The stately doors of the 1902 Andrew Carnegie mansion, home to the Cooper Hewitt, are open again after an overhaul and expansion of the premises. Historic house and modern museum have always made an awkward fit, a standoff between preservation and innovation, and the problem remains, but the renovation has brought a wide-open new gallery space, a cafe and a raft of be-your-own-designer digital enhancements. Best of all, more of the museum’s vast permanent collection is now on view, including an Op Art weaving, miniature spiral staircases, ballistic face masks and a dainty enameled 18th-century version of a Swiss knife. Like design itself, this institution is built on tumult and friction, and you feel it. 2 East 91st Street, at Fifth Avenue, 212-849-8400, cooperhewitt.org. (Cotter)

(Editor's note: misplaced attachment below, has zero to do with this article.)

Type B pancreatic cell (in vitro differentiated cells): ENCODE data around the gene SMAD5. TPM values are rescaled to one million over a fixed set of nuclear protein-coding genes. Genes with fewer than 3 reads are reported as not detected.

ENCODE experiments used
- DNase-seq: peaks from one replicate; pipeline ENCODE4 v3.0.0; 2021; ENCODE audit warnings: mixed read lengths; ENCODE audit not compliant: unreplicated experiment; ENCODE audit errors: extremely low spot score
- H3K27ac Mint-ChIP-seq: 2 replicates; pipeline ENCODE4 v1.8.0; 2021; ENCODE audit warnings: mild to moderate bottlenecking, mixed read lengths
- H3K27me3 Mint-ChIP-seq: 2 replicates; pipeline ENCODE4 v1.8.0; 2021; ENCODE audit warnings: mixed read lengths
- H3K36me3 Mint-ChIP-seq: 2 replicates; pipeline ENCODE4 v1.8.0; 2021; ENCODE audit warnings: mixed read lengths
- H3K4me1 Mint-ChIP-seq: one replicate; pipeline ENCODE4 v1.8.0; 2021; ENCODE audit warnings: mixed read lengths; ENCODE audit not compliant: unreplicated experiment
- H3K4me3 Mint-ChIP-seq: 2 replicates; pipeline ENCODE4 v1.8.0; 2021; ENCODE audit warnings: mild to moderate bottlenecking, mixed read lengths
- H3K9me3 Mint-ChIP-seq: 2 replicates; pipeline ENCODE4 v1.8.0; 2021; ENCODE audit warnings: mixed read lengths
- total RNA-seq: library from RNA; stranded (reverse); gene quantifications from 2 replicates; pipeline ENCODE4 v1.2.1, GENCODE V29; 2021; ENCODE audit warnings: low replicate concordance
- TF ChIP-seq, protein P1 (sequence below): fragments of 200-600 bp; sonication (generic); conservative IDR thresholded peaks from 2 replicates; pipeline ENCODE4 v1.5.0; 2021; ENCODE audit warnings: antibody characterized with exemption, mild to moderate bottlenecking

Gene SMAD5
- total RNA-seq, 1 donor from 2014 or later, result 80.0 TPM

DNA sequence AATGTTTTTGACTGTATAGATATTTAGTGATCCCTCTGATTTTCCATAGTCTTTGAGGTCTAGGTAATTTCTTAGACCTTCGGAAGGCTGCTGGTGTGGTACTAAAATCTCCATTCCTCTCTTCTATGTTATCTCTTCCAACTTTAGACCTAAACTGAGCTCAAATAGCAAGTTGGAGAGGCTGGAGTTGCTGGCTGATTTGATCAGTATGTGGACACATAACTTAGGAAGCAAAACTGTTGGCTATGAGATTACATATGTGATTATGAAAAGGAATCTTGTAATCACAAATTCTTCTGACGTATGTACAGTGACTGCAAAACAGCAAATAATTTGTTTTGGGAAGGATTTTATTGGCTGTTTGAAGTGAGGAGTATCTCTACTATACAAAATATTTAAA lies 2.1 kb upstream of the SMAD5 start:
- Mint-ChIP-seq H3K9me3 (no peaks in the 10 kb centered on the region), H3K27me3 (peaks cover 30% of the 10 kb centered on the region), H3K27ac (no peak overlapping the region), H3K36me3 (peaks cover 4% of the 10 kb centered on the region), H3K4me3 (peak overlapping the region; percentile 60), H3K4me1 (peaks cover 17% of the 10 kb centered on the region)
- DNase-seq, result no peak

Museum Mile is a section of Fifth Avenue which contains one of the densest displays of culture in the world. Ten museums can be found along this section of Fifth Avenue:
• 110th Street – Museum for African Art
• 105th Street – El Museo del Barrio
• 103rd Street – Museum of the City of New York
• 92nd Street – The Jewish Museum
• 91st Street – Cooper-Hewitt, National Design Museum
• 89th Street – National Academy Museum
• 88th Street – Solomon R. Guggenheim Museum
• 86th Street – Neue Galerie New York
• 83rd Street – Goethe-Institut
Last, but certainly not least, America’s premier museum
• 82nd Street – The Metropolitan Museum of Art
Additionally, though technically not part of the Museum Mile, the Frick Collection on the corner of Fifth Avenue and 70th St. and the The Morgan Library & Museum on Madison Ave and 37th St are also located near Fifth Ave. Now plan your own museum crawl. ========================================================